A researcher on the MOBSTER project talks about the survey carried out on residents in the three cross-border regions. A new questionnaire for tourists will help us understand how people will get around in the future
One thousand people took part in the survey launched by the MOBSTER project in South Tyrol, the Province of Verbano-Cusio-Ossola and Canton Ticino in the month of March 2020. The objective: investigate the knowledge, use and propensity to buy electric and plug-in vehicles. The interviews were held via telephone by the company UBM to a representative sample composed of average educated people equally divided by gender and age groups, with a third of those interviewed in the over 65 category. Silvia Tomasi, researcher at Eurac Research who developed the questionnaire together with her colleague Jessica Balest, told us about the main results.
The survey revealed that the means of transport most used during the week are private cars (68% of the sample), but 57% of those interviewed said they also move around on foot during the day. 88% of people who use cars to move around on weekdays say that they use them for less than an hour a day. 5 out of 10 people interviewed spend no more than 30 travelling.
Almost all of those interviewed (93%) said they have at least one car and 22% have two. The majority of those cars are petrol (70%) and diesel (40%) powered. The number of hybrid cars is much lower (3%) and electric or plug-in cars represent only 0,5%. “The cars of those interviewed in the regions of interest, in addition to not having a reduced environmental impact, are not particularly new” added Tomasi.
Among the reasons those interviewed preferred petrol or diesel powered cars compared to electric vehicles is the difficulty to charge the batteries. Widening the horizon to the next 10 years only 5% of those who answered the questionnaire said they would certainly buy electric vehicles but a further 32% said they would be inclined to do so. Comparing the three regions in the study there are no large differences in the propensity to buy, while there was a greater disposition among younger interviewees (51% of those interviewed between 18 and 50 compared to 12% in the over 65).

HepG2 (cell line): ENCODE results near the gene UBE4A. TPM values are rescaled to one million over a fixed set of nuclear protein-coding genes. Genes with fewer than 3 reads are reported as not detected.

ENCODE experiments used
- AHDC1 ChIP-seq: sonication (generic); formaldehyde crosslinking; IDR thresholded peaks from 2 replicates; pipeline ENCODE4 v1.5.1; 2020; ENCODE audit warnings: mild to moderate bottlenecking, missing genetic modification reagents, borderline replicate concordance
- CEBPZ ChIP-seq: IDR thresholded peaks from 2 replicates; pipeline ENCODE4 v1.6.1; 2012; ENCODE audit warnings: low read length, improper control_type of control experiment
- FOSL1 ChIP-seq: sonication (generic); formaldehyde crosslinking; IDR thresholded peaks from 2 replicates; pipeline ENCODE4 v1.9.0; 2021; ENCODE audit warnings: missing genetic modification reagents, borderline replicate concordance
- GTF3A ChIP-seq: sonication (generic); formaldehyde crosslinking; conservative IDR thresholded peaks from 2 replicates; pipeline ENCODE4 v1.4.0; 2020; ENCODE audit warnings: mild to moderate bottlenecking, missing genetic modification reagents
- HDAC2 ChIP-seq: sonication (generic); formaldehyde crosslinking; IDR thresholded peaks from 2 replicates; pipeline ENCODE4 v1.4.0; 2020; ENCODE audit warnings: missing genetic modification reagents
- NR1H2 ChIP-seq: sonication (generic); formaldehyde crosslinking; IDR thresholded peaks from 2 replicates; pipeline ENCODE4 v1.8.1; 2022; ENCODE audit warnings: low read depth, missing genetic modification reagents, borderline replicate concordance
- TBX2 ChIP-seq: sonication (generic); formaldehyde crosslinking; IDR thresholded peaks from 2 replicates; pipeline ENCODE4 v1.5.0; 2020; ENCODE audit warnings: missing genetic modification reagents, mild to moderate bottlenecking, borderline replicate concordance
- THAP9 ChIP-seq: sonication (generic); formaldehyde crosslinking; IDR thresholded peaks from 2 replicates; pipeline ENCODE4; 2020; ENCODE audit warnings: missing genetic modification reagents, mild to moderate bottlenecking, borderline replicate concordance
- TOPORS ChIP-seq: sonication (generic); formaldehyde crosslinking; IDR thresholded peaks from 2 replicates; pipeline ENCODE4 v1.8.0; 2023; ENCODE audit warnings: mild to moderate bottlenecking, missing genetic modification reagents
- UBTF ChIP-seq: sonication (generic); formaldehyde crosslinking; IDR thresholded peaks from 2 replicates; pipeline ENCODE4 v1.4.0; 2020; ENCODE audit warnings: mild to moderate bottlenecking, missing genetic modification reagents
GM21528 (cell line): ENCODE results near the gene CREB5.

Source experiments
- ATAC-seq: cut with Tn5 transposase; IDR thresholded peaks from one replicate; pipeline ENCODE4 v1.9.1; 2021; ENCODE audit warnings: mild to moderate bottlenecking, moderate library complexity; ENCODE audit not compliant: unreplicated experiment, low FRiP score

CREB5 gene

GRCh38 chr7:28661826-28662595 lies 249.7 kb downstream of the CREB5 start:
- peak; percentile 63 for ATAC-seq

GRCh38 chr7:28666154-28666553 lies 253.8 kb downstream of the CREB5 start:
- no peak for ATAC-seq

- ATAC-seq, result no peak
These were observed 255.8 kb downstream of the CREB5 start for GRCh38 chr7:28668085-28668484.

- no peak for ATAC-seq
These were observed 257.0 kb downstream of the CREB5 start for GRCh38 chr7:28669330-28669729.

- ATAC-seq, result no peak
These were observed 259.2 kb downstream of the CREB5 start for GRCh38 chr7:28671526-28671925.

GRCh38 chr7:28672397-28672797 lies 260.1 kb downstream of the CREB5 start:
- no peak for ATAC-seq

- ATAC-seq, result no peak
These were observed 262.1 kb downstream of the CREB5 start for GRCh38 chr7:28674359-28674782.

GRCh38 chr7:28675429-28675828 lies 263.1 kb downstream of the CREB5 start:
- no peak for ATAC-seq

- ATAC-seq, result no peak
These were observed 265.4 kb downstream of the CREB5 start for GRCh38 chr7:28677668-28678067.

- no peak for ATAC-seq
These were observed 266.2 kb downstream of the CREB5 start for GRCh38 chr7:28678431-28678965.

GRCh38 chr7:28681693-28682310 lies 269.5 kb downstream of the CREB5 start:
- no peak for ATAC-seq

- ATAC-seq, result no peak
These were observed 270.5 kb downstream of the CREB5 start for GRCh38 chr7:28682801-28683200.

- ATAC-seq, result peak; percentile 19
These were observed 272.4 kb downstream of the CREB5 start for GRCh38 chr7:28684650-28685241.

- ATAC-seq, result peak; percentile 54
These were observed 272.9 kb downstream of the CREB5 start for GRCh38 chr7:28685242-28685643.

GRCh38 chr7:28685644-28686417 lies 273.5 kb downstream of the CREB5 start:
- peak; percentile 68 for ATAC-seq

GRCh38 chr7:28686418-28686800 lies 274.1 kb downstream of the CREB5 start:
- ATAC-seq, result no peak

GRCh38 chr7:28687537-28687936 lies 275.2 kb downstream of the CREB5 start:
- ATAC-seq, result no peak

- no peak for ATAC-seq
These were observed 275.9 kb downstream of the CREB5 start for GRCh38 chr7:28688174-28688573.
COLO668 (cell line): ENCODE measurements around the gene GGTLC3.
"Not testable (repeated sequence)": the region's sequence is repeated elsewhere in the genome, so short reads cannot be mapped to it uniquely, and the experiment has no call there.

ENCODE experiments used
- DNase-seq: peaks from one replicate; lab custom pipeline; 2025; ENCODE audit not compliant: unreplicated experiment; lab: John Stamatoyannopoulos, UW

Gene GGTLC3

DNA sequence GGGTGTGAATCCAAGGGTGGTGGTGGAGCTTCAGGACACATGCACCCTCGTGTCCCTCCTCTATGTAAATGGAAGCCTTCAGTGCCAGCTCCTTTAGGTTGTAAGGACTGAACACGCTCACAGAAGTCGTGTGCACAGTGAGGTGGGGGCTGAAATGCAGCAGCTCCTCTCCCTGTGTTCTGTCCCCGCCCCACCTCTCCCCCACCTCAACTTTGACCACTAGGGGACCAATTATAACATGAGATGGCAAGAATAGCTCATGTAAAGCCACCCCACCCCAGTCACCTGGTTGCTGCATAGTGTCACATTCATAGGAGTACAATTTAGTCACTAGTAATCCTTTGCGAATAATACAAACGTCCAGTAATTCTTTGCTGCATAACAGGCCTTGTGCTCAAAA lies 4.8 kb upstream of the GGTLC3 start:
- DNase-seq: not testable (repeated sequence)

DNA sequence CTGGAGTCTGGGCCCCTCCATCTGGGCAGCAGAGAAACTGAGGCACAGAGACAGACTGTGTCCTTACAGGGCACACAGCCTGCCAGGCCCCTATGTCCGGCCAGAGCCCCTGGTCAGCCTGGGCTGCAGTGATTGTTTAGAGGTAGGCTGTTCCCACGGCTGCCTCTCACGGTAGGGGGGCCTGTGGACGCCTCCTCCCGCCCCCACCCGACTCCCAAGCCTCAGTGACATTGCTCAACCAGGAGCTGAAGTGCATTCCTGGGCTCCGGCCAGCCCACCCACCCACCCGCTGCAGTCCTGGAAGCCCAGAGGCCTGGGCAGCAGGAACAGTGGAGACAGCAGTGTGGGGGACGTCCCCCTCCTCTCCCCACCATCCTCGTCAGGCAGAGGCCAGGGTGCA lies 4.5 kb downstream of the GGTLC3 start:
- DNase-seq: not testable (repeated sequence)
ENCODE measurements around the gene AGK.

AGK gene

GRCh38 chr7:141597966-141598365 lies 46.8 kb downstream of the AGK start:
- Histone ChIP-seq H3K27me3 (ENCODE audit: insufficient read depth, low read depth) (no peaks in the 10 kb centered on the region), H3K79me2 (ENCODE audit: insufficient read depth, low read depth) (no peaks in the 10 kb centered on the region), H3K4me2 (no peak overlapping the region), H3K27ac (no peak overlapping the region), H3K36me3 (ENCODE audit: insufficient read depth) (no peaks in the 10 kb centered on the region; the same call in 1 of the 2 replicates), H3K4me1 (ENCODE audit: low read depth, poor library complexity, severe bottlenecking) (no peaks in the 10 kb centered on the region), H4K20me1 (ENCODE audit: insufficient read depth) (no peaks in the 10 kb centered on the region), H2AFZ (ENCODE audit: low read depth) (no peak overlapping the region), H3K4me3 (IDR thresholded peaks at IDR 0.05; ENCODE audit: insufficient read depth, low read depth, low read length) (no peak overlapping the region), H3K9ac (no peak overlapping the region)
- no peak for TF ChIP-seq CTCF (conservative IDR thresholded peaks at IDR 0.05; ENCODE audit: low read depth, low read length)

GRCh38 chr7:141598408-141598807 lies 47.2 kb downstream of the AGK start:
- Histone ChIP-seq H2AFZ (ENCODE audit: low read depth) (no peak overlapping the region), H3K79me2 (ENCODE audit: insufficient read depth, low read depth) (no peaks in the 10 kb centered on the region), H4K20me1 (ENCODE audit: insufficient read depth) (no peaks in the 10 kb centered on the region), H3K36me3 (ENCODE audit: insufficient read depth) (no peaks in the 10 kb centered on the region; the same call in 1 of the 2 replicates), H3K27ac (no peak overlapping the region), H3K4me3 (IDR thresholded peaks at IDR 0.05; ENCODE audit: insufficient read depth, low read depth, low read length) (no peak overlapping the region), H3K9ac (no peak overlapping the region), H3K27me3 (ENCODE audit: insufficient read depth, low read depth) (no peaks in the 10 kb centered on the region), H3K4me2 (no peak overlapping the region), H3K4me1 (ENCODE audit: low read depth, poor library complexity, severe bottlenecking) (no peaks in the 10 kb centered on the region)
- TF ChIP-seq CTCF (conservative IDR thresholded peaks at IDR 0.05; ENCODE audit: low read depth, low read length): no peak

Silvia Tomasi underlined that one of the key aspects for the spread of electric cars is the presence and visibility of charging stations in the area. “Those interviewed in the three regions claimed that the two ideal places […] to install the charging stations are service stations on state roads and motorways (for longer journeys) and in public areas and garages (for shorter journeys)”.
With the information collected a statistical model was created to evaluate the propensity for change, that is the tendency to buy an electric car in the next 10 years. Age, level of education and the presence of charging infrastructure in the area are the most determining factors. “Even an experience with electric or plug-in vehicles owned by third parties influences the propensity to change, especially as passengers”, declared Tomasi.
The project has just launched a new questionnaire, this time focusing on tourists who have visited at least one of the three pilot areas. The survey will be carried out with the support of local tourism associations in July 2020. Anyone interested in participating can contact researchers by writing to firstname.lastname@example.org